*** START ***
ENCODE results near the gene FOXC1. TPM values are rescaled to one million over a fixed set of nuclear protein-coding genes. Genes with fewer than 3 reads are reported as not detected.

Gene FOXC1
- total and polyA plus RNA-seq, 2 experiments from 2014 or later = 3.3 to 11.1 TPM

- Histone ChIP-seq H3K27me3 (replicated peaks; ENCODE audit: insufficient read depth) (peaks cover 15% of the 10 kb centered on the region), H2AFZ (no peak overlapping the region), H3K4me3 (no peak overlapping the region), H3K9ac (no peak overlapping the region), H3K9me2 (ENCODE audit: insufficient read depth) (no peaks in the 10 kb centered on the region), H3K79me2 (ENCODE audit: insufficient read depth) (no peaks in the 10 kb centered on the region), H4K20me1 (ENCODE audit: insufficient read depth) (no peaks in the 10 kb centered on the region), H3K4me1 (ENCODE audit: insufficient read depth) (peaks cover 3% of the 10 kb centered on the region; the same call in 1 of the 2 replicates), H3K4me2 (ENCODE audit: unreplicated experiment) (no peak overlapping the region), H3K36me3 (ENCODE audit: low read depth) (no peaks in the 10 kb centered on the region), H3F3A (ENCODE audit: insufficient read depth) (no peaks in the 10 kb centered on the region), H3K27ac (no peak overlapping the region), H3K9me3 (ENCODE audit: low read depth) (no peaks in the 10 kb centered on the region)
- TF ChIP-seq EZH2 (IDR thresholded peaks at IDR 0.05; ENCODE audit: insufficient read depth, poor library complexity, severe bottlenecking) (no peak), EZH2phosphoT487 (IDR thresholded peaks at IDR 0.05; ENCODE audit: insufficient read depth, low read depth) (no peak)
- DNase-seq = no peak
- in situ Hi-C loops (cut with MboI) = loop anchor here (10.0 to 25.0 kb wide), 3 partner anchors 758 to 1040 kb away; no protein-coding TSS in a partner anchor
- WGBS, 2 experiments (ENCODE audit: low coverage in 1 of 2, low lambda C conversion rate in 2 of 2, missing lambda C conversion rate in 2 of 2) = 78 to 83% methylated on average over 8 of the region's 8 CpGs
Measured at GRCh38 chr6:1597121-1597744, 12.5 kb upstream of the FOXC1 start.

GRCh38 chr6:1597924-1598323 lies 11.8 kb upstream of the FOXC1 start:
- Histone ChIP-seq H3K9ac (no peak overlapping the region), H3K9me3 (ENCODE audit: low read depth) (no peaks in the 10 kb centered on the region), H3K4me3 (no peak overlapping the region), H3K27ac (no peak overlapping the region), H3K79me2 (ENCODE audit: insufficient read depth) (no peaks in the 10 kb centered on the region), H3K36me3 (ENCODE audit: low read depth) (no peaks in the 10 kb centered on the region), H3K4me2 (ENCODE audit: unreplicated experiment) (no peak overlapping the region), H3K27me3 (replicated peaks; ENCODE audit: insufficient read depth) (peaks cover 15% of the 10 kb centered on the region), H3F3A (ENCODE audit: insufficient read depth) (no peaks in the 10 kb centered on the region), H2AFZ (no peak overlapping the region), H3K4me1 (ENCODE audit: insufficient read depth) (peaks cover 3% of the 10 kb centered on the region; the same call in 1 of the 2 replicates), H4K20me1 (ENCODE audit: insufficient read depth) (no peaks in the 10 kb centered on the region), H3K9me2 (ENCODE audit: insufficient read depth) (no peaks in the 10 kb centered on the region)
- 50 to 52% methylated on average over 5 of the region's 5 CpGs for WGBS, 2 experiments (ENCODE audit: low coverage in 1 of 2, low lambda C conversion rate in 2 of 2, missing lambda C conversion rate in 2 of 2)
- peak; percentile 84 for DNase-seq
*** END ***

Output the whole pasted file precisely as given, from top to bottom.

ENCODE results near the gene FOXC1. TPM values are rescaled to one million over a fixed set of nuclear protein-coding genes. Genes with fewer than 3 reads are reported as not detected.

Gene FOXC1
- total and polyA plus RNA-seq, 2 experiments from 2014 or later = 3.3 to 11.1 TPM

- Histone ChIP-seq H3K27me3 (replicated peaks; ENCODE audit: insufficient read depth) (peaks cover 15% of the 10 kb centered on the region), H2AFZ (no peak overlapping the region), H3K4me3 (no peak overlapping the region), H3K9ac (no peak overlapping the region), H3K9me2 (ENCODE audit: insufficient read depth) (no peaks in the 10 kb centered on the region), H3K79me2 (ENCODE audit: insufficient read depth) (no peaks in the 10 kb centered on the region), H4K20me1 (ENCODE audit: insufficient read depth) (no peaks in the 10 kb centered on the region), H3K4me1 (ENCODE audit: insufficient read depth) (peaks cover 3% of the 10 kb centered on the region; the same call in 1 of the 2 replicates), H3K4me2 (ENCODE audit: unreplicated experiment) (no peak overlapping the region), H3K36me3 (ENCODE audit: low read depth) (no peaks in the 10 kb centered on the region), H3F3A (ENCODE audit: insufficient read depth) (no peaks in the 10 kb centered on the region), H3K27ac (no peak overlapping the region), H3K9me3 (ENCODE audit: low read depth) (no peaks in the 10 kb centered on the region)
- TF ChIP-seq EZH2 (IDR thresholded peaks at IDR 0.05; ENCODE audit: insufficient read depth, poor library complexity, severe bottlenecking) (no peak), EZH2phosphoT487 (IDR thresholded peaks at IDR 0.05; ENCODE audit: insufficient read depth, low read depth) (no peak)
- DNase-seq = no peak
- in situ Hi-C loops (cut with MboI) = loop anchor here (10.0 to 25.0 kb wide), 3 partner anchors 758 to 1040 kb away; no protein-coding TSS in a partner anchor
- WGBS, 2 experiments (ENCODE audit: low coverage in 1 of 2, low lambda C conversion rate in 2 of 2, missing lambda C conversion rate in 2 of 2) = 78 to 83% methylated on average over 8 of the region's 8 CpGs
Measured at GRCh38 chr6:1597121-1597744, 12.5 kb upstream of the FOXC1 start.

GRCh38 chr6:1597924-1598323 lies 11.8 kb upstream of the FOXC1 start:
- Histone ChIP-seq H3K9ac (no peak overlapping the region), H3K9me3 (ENCODE audit: low read depth) (no peaks in the 10 kb centered on the region), H3K4me3 (no peak overlapping the region), H3K27ac (no peak overlapping the region), H3K79me2 (ENCODE audit: insufficient read depth) (no peaks in the 10 kb centered on the region), H3K36me3 (ENCODE audit: low read depth) (no peaks in the 10 kb centered on the region), H3K4me2 (ENCODE audit: unreplicated experiment) (no peak overlapping the region), H3K27me3 (replicated peaks; ENCODE audit: insufficient read depth) (peaks cover 15% of the 10 kb centered on the region), H3F3A (ENCODE audit: insufficient read depth) (no peaks in the 10 kb centered on the region), H2AFZ (no peak overlapping the region), H3K4me1 (ENCODE audit: insufficient read depth) (peaks cover 3% of the 10 kb centered on the region; the same call in 1 of the 2 replicates), H4K20me1 (ENCODE audit: insufficient read depth) (no peaks in the 10 kb centered on the region), H3K9me2 (ENCODE audit: insufficient read depth) (no peaks in the 10 kb centered on the region)
- 50 to 52% methylated on average over 5 of the region's 5 CpGs for WGBS, 2 experiments (ENCODE audit: low coverage in 1 of 2, low lambda C conversion rate in 2 of 2, missing lambda C conversion rate in 2 of 2)
- peak; percentile 84 for DNase-seq